Impact by the Numbers


hectares under restoration


tons of CO2 removed over the projects lifetime


native seedlings planted


total tree restoration

Current Progress

As of January 2023, the project has accomplished 100% of the planting goal with 135 hectares restored across Almoloya Ejido and 864 hectares out of 3,000ha in Rancho Nuevo and Unión Ejidal Tierra y Libertad ejidos. In six months, 120,246 native trees were planted. The replanting of 24,000 timber individuals is scheduled to take place from May to August 2023.

of total implementation goal complete

A Community Driven Approach

Technology driven implementer, Toroto, has partnered with ejidos, local community landowners, to actively restore 135 hectares of land by planting maguey plants, nopal, juniper and oak trees. Simultaneously they are passively restoring an additional 3,000 hectares through the Pastor Program – focused on providing alternate feed sources to livestock –  to nurture the local aquifer and generate sustainable livelihoods for local communities for decades to come.

Benefits Go Beyond Carbon

Not only does Llanos de Apan have powerful climate benefits, it also has an outsized impact on the local communities, biodiversity and water sources. In areas of active restoration, dams and stone barriers are being built to enrich the soil, reverse erosion and rehabilitate nearby water sources. To drive lasting benefit, the project focuses on engaging and educating the local community with free technical environmental training to include the ejidatarios in the restoration projects and long-term activities in these regions.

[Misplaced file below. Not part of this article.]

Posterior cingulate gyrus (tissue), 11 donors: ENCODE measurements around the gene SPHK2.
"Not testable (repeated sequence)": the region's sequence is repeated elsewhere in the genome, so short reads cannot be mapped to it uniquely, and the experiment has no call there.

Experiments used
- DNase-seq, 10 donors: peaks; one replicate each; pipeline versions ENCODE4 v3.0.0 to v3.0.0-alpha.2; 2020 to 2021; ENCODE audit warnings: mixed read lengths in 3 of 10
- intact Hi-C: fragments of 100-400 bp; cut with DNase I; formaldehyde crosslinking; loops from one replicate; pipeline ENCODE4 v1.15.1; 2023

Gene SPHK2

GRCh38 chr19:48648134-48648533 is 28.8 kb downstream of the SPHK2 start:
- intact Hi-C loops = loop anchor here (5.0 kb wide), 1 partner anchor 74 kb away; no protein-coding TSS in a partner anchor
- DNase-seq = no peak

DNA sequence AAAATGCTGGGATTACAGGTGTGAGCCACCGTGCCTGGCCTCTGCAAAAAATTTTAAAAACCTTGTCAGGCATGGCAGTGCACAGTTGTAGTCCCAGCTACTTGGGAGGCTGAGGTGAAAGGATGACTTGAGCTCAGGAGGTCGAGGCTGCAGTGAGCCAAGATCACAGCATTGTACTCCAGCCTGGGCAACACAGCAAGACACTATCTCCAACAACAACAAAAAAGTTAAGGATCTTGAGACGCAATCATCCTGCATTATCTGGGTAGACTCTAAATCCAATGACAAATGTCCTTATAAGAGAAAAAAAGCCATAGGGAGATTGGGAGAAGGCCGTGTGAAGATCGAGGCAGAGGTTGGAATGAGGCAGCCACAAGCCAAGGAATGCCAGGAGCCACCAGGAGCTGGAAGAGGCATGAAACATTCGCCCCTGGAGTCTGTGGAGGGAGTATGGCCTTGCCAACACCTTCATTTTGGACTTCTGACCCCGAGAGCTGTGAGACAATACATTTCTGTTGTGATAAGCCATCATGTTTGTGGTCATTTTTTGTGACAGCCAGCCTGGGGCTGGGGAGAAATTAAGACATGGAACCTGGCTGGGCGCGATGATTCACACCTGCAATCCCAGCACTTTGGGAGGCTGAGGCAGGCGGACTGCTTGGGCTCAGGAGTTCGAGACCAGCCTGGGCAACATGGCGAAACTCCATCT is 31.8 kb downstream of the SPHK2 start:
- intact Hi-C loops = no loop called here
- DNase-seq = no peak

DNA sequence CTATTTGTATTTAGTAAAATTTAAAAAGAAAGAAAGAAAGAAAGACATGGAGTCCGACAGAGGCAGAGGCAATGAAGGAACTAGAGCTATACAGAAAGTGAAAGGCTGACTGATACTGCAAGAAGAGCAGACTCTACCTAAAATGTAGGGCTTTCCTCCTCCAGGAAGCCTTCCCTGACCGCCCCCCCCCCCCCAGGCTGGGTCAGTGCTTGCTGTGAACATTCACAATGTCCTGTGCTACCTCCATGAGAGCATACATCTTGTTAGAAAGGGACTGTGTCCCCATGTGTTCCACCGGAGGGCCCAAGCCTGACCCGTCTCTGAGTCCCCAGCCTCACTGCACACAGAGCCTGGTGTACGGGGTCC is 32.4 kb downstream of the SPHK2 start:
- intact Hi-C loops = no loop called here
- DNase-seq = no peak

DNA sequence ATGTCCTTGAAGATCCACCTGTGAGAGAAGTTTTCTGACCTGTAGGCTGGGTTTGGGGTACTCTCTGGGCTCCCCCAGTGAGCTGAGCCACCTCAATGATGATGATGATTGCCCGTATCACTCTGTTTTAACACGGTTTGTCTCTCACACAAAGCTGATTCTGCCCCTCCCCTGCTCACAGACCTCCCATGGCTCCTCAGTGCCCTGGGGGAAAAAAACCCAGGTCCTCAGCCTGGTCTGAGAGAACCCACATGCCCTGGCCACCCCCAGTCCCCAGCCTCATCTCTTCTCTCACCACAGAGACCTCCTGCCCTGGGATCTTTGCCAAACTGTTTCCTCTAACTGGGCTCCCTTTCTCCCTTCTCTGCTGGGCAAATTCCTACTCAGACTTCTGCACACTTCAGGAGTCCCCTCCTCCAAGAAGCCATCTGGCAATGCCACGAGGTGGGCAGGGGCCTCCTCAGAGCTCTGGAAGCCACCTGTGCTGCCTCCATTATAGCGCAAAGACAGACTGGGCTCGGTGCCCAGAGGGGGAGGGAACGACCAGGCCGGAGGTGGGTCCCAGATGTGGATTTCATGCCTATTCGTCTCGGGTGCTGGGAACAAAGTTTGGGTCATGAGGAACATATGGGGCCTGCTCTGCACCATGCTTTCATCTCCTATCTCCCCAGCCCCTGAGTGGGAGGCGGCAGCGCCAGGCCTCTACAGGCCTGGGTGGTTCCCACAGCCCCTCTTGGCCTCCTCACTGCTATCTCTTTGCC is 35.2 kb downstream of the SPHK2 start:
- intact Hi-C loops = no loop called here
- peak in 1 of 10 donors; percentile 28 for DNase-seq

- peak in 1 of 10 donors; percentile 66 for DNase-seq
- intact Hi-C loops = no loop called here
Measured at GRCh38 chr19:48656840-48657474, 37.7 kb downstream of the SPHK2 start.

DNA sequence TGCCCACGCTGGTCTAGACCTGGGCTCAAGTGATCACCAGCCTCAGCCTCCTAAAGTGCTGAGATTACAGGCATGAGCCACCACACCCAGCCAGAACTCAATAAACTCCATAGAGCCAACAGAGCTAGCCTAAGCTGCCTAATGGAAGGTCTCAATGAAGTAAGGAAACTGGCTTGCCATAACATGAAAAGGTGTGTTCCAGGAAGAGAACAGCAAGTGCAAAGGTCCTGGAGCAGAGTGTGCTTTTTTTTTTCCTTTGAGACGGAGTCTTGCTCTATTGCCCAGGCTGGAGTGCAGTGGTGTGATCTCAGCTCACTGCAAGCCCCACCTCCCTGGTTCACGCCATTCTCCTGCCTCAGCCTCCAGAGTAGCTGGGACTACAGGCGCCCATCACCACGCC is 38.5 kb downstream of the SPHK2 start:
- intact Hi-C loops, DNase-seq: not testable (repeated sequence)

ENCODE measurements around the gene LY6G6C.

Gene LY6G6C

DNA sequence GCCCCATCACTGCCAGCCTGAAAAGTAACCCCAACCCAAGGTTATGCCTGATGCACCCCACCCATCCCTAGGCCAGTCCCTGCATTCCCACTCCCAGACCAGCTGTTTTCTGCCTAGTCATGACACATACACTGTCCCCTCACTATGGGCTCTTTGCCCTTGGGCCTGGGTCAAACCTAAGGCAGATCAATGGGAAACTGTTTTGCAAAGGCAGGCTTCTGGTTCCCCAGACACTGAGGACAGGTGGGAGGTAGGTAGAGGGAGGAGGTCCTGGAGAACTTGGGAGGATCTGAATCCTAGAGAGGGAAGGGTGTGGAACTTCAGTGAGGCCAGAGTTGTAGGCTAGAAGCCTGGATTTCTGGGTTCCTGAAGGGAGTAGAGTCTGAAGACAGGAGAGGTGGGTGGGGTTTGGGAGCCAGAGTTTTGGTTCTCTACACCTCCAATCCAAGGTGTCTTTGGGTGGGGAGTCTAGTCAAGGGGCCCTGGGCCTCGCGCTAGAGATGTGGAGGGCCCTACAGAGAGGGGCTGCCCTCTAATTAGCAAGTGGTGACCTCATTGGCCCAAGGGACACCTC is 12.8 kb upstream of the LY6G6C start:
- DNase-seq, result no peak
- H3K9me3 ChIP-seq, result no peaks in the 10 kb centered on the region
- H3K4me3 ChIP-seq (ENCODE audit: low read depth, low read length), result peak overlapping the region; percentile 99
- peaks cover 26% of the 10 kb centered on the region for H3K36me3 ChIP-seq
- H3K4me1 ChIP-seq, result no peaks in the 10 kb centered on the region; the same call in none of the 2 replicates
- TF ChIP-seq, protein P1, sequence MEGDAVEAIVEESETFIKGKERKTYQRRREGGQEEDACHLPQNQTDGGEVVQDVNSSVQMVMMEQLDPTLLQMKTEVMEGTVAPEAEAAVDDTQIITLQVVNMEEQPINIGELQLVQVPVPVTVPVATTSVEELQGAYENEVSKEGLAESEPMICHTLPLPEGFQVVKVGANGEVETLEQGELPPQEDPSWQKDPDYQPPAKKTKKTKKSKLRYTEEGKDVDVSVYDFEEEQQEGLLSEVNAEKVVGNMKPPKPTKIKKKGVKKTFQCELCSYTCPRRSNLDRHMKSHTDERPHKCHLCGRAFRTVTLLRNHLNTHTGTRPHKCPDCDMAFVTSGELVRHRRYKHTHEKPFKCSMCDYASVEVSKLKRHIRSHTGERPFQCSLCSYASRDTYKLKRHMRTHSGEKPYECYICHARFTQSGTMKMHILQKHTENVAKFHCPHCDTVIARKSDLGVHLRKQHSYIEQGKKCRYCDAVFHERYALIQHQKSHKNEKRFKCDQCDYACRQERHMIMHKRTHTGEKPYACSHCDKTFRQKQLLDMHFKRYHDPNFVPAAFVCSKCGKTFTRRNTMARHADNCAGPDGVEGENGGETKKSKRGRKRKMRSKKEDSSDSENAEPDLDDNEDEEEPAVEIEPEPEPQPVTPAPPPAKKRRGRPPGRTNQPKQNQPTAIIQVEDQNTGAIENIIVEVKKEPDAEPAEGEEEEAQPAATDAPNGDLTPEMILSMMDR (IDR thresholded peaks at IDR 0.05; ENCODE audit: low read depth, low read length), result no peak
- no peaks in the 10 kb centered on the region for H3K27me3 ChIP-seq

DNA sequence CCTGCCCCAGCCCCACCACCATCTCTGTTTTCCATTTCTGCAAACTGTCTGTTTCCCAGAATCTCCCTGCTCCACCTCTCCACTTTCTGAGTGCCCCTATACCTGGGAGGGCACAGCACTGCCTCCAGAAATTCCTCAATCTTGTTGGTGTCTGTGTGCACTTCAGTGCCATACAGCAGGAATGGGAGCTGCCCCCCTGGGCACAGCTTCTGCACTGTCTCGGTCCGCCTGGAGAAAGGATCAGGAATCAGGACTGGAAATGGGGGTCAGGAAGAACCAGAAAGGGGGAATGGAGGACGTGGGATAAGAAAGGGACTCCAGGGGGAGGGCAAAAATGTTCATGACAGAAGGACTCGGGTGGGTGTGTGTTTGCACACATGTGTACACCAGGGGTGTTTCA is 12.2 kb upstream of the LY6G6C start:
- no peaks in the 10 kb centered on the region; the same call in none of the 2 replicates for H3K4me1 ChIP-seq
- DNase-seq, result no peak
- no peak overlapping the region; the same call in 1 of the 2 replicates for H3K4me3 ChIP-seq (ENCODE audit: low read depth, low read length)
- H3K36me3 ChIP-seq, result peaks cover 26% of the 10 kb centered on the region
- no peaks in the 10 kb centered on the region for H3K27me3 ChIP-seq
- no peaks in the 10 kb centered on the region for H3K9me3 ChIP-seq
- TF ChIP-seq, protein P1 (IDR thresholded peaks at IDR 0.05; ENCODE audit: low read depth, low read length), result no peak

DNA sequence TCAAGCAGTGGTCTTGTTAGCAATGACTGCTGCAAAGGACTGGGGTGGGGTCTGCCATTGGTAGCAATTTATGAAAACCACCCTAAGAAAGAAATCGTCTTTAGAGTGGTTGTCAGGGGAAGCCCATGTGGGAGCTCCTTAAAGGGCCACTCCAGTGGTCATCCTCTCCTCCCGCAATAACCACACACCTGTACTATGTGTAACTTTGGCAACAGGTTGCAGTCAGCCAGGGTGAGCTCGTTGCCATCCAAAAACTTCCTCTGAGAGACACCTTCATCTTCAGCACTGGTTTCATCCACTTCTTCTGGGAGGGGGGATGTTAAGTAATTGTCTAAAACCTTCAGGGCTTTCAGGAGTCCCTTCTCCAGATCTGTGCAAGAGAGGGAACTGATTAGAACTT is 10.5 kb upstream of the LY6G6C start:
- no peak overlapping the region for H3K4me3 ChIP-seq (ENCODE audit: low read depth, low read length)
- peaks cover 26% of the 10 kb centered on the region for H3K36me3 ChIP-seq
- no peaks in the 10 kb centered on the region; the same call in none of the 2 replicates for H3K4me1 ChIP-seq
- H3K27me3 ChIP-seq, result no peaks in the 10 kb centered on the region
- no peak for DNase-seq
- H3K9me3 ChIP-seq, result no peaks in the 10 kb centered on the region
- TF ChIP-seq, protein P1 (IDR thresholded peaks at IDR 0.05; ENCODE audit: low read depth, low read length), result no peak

What's new?

Los Llanos de Apan Recent News

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June 2023

Passive restoration activities has been started with fencing and fire breaks implementation, and hydroponic green forage production implementation. Active restoration activities continue with fire breaks implementation and replanting dead seedlings.

February 2023

The environmental management squad will carry out activities from February to April to establish 9 km of firebreaks and irrigate the plantation established last year, building three cisterns of 10,000 liters each to provide water for irrigation.

Pachama’s Technology

Using technology every step of the way, Pachama helps leading companies invest directly in high-quality reforestation projects with unprecedented transparency and accuracy. Pachama uses Light Detection and Ranging technology (LiDAR) to characterize the structure of the trees before planting, serving as a baseline for future carbon measurement. Pictured below is the LiDAR baseline gathered from the Fazenda Santa Rosa farm. Over the next few decades, remote sensing will be continuously deployed to measure forest growth and estimate the carbon sequestered.